Mutual funds churn out reams of federally mandated documents to tell people how their money will be managed.
Problem is, nobody seems to read them.
In one focus group of investors studied by the Securities and Exchange Commission (SEC), only one participant even mentioned using a fund prospectus, the document that's supposed to inform consumers about risks, costs, and investment strategy, so they can make an informed choice.
Even investors who do read prospectuses complain of obfuscation.
"They always cite cumulative numbers, not annual averages," for performance, gripes Steven Gildea, a Boston investor who has purchased several funds.
Others criticize the documents for not being specific enough about investment strategies and their risks.
Enter SEC chairman Arthur Levitt, with a controversial proposal to cut through the jargon.
Mr. Levitt says he ran up against puzzling prospectuses when he rolled his personal money into mutual funds 1993.
So he has gone on the warpath to "wage a revolution against oppressive English.... More disclosure is not always better disclosure," he says.
Recently he proposed new regulations that would:
* Require that funds stay at least 80 percent true to their names. For example, a "Japanese bond" fund must have 80 percent or more of its money in Japanese bonds.
* Allow fund "profiles" to substitute for full-fledged prospectuses. The profiles would summarize investment strategies, risks, performance, fees, tax implications, purchase and redemption procedures, and details about the fund manager and investment adviser. They would also chart a fund's performance against that of a major market index, such as the Standard & Poor's 500 or the Nasdaq.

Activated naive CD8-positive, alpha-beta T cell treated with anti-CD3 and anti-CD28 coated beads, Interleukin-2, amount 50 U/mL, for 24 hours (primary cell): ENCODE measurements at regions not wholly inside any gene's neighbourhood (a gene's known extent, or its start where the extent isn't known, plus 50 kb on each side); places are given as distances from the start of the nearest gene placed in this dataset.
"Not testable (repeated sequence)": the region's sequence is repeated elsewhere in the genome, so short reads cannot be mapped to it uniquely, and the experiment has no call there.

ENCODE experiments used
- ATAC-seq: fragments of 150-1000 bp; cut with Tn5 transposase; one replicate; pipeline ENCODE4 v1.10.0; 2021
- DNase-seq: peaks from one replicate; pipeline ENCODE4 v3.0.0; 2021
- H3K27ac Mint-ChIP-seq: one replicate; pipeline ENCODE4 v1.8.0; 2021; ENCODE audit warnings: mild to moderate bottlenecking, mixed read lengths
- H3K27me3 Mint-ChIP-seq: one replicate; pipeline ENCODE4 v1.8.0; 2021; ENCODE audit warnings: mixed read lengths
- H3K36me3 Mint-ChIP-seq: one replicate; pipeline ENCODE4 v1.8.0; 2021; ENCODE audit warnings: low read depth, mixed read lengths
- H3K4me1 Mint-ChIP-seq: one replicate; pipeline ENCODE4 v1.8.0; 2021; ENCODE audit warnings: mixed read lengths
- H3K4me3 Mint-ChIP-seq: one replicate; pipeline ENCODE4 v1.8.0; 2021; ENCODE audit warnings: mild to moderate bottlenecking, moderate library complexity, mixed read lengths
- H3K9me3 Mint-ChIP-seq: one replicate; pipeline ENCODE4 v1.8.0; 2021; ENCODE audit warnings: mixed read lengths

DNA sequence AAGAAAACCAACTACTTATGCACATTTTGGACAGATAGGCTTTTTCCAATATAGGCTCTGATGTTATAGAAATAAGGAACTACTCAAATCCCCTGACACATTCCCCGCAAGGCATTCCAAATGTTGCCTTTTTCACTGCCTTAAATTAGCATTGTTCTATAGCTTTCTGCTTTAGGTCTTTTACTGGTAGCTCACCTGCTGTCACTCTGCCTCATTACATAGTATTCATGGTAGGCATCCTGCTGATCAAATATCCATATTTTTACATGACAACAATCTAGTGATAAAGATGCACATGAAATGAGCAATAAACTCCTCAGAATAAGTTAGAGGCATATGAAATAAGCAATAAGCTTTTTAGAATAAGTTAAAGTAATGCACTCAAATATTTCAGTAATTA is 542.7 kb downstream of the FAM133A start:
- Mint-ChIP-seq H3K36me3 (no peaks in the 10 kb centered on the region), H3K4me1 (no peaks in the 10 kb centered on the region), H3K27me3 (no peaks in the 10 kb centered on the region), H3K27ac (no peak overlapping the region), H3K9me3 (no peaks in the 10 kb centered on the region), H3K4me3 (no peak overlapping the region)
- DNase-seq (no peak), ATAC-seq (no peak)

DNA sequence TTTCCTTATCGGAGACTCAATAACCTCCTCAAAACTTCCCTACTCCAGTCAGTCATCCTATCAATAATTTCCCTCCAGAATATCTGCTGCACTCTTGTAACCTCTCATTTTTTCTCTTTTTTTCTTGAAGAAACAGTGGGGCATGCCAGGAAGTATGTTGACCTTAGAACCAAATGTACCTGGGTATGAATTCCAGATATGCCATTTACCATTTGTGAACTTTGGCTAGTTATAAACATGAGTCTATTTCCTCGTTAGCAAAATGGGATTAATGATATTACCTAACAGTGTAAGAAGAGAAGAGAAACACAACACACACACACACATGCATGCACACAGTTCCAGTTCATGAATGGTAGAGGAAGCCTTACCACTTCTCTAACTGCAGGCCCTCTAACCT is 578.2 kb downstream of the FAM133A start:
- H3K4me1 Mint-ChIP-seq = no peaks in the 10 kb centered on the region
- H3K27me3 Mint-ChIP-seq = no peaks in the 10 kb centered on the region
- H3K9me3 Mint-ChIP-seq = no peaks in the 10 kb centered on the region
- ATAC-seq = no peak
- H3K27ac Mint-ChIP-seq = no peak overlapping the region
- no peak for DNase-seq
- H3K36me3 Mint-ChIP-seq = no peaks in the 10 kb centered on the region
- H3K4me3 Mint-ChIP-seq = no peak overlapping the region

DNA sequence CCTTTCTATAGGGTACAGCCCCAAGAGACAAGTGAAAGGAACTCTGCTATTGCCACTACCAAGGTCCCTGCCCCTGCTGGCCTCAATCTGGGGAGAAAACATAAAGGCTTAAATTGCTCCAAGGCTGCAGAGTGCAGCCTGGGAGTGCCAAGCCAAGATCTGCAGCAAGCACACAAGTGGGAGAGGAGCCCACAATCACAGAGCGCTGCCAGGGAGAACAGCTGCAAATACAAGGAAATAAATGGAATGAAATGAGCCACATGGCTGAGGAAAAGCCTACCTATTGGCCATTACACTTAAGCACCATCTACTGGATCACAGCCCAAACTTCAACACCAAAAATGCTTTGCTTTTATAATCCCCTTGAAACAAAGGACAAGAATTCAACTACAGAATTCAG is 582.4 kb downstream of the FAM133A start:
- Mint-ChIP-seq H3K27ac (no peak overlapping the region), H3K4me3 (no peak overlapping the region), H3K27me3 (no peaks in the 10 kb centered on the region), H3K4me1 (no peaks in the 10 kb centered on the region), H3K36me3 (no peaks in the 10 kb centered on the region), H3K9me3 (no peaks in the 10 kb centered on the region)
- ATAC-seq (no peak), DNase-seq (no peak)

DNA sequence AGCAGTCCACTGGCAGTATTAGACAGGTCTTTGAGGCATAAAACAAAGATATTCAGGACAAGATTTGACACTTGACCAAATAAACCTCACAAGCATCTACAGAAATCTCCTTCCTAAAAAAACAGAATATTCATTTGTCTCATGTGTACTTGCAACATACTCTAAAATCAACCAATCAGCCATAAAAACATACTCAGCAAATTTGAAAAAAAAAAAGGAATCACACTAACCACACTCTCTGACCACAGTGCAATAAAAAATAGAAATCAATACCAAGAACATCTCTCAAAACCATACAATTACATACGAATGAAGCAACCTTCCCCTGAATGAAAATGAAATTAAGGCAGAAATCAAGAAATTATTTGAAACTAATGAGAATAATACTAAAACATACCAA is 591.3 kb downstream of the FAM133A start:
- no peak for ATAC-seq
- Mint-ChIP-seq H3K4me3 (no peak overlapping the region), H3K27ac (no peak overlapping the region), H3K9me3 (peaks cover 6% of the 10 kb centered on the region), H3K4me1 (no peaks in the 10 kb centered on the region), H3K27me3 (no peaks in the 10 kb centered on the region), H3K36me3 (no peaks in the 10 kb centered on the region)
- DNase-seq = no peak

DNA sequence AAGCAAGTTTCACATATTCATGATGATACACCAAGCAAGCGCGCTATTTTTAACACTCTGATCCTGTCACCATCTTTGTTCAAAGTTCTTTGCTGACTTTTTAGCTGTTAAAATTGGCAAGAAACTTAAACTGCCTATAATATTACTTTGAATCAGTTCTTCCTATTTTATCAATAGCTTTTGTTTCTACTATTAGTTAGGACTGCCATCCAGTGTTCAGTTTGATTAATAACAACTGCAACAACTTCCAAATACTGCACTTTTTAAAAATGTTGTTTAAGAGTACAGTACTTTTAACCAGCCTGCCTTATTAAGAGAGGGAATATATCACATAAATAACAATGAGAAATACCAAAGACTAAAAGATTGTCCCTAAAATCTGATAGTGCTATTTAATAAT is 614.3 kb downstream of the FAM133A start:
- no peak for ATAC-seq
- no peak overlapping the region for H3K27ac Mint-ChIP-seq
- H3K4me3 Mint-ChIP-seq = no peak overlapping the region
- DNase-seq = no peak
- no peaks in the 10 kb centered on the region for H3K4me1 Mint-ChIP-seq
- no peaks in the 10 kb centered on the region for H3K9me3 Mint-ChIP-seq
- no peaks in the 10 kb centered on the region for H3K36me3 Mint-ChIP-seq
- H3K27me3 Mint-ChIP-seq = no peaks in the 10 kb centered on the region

Fund companies would still be required to send prospectuses to investors, but not until after they had purchased shares.
The profiles would not be required, but in practice might become a chief marketing tool of fund companies.
* Revise prospectuses to highlight what makes one fund different from another. The new prospectuses would begin with a summary of risks versus returns, then move into a description of a fund's overall risks (as opposed to the risks of its individual holdings that many prospectuses now contain), a bar chart of 10-year returns, a performance comparison with a broad-based market index, and a fee table that groups all information regarding fees and expenses together.
Information that is the same for many funds - technical, legal, and operational matters - would move to the statement of additional information, which is available on request.
In addition, investors in retirement plans would not have to weed through irrelevant rules for nonretirement accounts.
The SEC would reject prospectuses that are not clear and user friendly.
While Levitt's goals win widespread praise, not everyone likes the specifics.
Some experts see the profiles as a poor - albeit readable - substitute for more detailed information.
The proposals, made by Levitt Feb. 25, are now in a six-month comment period, after which the SEC will make a decision.
Levitt says he hopes to foster a competitive atmosphere in the industry to write prospectuses for investors rather than regulators.
To Levitt, the timing of these "plain English" reforms is crucial. More investors hold more money in stocks than ever before - some $3.5 trillion. Many of these investors have never experienced a prolonged market downturn, and Levitt worries that those who don't understand risk may react "precipitously and carelessly" in a bear market "at great cost to themselves and our markets."